Since I got my desktop, my priorities regarding laptops have changed, so I rock an awesome little X220 tablet for uni/mobile work. with a much more reasonable 40-75°C range. I can make it hit 97°C using IBT, but IBT is a pretty special little torture test, much like FurMark.

    Talking of which, you guys should review convertible tablet PCs and more enterprise laptops that aren't HP Elitebooks. There's a severe lack of ThinkPad and Latitude reviews around here :(
    Reply
  • cjl - Tuesday, June 18, 2013 - link

    The fact of the matter is, the test sample (which I would tend to think would be tested pretty heavily before it was sent out to a reviewer) had a woefully inadequate cooling system. Whether it was a bad thermal paste job (possible), or simply the fact that they were trying to cool a combined ~150W of TDP with a single small fan (more likely IMHO). Look at the Alienware design - two separate thermal systems, one for the CPU with a similar fan to the one in the MSI, and one significantly thicker fan with a different design (more similar to the blowers on high-end video cards) for the GPU, along with 3 dedicated heatpipes for the GPU and 2 for the CPU. The MSI design has two dedicated heatpipes for each, and one shared heatpipe (and I'm skeptical how useful a shared heatpipe would be, regardless of what kind of fancy marketing-speak MSI uses to describe it), all cooled by a single fan that looks similar to the Alienware's CPU fan alone.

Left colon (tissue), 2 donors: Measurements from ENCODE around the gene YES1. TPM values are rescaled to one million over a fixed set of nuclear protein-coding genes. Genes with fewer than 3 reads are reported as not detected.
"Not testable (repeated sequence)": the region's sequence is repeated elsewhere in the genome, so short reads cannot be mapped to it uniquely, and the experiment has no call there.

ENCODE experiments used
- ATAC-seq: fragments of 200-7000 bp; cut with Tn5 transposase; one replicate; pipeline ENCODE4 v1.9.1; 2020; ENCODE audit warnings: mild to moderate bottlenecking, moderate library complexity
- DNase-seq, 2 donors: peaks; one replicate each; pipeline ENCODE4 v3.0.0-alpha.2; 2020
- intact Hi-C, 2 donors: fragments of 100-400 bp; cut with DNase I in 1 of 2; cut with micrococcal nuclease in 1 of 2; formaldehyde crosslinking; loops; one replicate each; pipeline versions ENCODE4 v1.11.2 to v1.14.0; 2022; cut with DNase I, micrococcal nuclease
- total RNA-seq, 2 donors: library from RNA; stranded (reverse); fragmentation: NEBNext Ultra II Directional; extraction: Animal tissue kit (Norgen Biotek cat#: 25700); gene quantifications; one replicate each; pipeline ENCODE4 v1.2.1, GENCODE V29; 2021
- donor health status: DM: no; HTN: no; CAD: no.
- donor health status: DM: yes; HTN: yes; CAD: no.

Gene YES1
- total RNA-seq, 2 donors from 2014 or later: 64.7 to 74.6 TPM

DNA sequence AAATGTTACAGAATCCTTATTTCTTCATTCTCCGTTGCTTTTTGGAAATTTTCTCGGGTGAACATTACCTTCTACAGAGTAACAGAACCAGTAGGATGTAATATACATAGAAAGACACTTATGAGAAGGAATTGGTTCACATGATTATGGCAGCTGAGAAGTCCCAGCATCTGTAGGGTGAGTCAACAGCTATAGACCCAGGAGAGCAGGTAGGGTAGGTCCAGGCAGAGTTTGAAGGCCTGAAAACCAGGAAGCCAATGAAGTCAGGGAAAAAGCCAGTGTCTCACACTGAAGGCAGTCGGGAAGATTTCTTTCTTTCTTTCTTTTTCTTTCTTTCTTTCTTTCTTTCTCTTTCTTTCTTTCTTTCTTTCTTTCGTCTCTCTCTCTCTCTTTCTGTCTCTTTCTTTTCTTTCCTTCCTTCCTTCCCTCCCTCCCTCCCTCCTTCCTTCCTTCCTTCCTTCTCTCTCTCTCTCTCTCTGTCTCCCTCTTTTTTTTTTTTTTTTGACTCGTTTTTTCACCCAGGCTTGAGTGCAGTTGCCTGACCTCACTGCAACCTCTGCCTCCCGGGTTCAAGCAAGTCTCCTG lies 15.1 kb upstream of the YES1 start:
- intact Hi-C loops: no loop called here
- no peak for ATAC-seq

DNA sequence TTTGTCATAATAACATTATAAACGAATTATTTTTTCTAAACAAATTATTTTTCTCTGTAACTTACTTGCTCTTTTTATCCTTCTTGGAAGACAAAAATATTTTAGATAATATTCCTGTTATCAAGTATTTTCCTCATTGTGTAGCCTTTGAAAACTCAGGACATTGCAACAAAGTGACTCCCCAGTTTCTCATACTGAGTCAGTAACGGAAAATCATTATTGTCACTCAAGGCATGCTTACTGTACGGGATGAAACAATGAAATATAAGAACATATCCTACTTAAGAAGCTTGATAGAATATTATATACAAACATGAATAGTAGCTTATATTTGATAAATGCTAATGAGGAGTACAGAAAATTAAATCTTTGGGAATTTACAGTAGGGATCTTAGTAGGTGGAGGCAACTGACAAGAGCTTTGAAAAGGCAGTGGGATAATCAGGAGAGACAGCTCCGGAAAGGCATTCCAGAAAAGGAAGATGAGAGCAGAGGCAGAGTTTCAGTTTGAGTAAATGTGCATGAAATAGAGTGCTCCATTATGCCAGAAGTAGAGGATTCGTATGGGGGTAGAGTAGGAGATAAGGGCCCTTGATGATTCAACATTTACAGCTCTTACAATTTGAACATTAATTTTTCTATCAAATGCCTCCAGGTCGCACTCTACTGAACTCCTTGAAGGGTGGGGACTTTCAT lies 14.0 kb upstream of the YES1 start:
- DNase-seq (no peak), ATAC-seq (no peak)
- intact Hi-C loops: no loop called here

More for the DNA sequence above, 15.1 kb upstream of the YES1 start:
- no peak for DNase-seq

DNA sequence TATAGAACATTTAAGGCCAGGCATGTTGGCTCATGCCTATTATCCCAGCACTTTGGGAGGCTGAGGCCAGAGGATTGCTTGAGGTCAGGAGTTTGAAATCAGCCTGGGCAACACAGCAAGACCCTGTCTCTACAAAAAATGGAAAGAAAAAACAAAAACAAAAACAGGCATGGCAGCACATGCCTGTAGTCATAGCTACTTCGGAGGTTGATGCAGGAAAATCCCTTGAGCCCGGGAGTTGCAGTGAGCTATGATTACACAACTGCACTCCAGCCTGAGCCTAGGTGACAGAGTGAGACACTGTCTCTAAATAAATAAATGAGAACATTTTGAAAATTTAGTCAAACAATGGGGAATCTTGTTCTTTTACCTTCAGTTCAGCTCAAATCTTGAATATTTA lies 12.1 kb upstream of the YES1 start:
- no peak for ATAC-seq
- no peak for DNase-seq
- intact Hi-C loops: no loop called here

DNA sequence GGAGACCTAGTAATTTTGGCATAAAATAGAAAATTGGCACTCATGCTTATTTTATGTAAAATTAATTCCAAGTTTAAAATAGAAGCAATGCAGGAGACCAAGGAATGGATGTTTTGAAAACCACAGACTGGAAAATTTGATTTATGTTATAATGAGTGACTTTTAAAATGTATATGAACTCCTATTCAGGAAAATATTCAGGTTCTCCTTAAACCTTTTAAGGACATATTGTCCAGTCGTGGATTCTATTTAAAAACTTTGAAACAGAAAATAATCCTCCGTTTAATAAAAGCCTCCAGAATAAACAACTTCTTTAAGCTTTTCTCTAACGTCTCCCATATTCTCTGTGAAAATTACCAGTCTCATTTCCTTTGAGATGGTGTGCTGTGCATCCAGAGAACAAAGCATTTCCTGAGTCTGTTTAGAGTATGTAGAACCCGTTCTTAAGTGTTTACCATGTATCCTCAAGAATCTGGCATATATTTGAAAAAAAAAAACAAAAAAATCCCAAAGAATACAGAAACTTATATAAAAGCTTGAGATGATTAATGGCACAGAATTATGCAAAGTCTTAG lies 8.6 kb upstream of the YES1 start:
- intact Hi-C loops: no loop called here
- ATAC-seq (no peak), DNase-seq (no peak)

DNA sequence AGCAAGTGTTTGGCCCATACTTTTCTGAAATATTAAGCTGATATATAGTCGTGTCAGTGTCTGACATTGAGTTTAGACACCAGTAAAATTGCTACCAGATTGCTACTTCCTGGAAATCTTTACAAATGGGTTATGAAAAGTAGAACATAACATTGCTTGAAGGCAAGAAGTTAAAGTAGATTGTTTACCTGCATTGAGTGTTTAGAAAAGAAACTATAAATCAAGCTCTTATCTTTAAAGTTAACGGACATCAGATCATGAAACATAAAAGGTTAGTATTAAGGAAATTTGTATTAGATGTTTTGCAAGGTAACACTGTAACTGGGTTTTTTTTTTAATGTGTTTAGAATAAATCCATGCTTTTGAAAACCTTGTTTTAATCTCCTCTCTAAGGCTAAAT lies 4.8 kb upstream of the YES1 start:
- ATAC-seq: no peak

Would improved TIM help? It would probably be good for a couple of degrees, but I doubt it would reduce the CPU temps to acceptable levels. The simple fact is, a modern high-end gaming notebook should have multiple fans to provide optimal cooling, and this notebook falls short in that area. As for whether the computer would have been designed for that? A surprising number of modern notebooks have overheating problems at full load (due to the competing constraints of form factor, appearance, marketing, and component placement), and it's therefore much more plausible (to me) that MSI really did botch the cooling system design than that Anandtech is incompetent (given past reviews).
    Reply